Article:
Paris

Philippe Favier

Yvon Lambert

Philippe Favier draws minuscule figurines or borrows tiny images from encyclopedias, then paints or glues them under glass, appropriating a popular Central European tradition. His subjects are thus painted backwards; and though they require the viewer to examine them closely in order to decipher them, the glass becomes a screen that displaces the figures to far-off regions, where the eye cannot follow. Each of these little tableaux—from the series entitled “L’Archipel des Pacotilles” (The archipelago of junk, 1991–93)—placed all around the gallery—renders a solitary, focused pleasure to the gawking spectator/wanderer: when we stop before the image, we recognize certain things, but cannot perceive all the details. We find ourselves faced with the enigma of an interior landscape that belongs only to its creator.

L’Archipel des Pacotilles” evokes the trinkets brought by seafaring voyagers to sell in faraway countries (“pacotille” is also the word for the personal baggage each sailor had a right to bring with him). Swords, glassware, seals from wine bottles, hats, ladies’ shoes, birds, camels, and exotic plants, ancient vignettes and fragments of postcards are pictured side by side with maps of the world and written words such as “geography,” and “Aeolus.” They transport us on imaginary voyages without a goal, the memories of which would have been within the artist’s reach, a bit as in Voyage around my room by Xavier de Maistre: taking an inventory of the furniture and objects around one, in order to meditate with irony on the benefits and vicissitudes of this world. Favier has a recurring taste for old ornamental argenterie and for decorative rococo patterns; or allegorical figures from the late 19th century that glorify industry; or for medieval ecclesiastic architectural elements; all this denotes a nostalgia for good craftmanship, becomes a metaphor for a great painting which has disappeared.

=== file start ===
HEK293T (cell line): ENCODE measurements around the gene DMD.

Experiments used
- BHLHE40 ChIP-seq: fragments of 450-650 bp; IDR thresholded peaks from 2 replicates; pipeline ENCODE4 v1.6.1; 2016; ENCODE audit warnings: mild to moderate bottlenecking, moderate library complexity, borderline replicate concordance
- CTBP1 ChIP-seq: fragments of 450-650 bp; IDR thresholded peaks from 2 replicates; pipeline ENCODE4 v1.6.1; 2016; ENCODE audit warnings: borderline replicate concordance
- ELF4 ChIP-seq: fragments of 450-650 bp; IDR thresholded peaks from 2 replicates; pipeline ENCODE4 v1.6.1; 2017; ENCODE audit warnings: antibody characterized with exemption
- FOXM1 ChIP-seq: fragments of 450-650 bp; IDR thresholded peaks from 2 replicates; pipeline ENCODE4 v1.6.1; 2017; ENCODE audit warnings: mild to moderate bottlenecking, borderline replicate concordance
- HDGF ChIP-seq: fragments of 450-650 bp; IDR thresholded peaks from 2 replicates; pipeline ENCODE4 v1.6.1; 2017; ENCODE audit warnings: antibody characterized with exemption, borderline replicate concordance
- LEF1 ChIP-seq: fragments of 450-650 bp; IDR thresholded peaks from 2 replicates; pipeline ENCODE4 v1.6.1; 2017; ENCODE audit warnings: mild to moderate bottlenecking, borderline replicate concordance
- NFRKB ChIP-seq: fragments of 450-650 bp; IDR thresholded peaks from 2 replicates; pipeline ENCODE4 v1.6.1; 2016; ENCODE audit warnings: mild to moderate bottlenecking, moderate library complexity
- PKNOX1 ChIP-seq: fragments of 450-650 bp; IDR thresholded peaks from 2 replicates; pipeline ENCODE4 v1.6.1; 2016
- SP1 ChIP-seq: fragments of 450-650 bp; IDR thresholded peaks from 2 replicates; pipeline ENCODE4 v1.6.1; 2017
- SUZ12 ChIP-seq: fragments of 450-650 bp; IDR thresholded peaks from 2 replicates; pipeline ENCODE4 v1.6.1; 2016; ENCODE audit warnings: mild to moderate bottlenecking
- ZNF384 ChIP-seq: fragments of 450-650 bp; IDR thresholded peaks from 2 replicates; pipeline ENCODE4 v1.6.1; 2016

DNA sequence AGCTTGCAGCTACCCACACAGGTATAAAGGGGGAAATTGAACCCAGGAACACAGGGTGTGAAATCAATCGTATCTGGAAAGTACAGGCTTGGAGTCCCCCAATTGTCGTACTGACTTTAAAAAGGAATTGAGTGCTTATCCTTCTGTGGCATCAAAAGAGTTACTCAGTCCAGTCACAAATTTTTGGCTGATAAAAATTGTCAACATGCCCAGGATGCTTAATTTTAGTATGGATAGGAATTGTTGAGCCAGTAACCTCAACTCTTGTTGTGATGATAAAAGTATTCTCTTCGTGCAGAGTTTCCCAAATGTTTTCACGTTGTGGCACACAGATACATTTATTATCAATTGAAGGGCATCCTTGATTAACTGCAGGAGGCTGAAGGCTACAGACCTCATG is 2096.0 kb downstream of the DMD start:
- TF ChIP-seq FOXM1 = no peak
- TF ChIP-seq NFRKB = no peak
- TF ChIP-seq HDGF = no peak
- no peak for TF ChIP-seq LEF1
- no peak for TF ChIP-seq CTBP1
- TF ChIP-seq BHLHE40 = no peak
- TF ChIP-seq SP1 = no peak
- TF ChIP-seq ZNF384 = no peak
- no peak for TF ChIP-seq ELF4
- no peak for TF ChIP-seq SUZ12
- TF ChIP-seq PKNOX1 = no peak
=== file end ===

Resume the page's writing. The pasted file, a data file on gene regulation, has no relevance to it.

The diversity of the images, and their fantastical combination here, all indicate a desire to appropriate an imaginary territory that is as vast as possible; they speak to a method of execution in which the shape of one object calls to that of another through formal or linguistic proximity, through the annals of memory. In one of the tableaux, a flock of winged feet flutter about a school notebook, inscribed in a circle of a map of the hemispheres, as if Favier remembered precisely that childhood thirst for discovery. This art owes much to the marvelling surprise of the child who easily associates the antinomies of fiction, but Favier brings to it a disquieting sophistication.

Anne Dagbert

Translated from the French by Diana C. Stoll.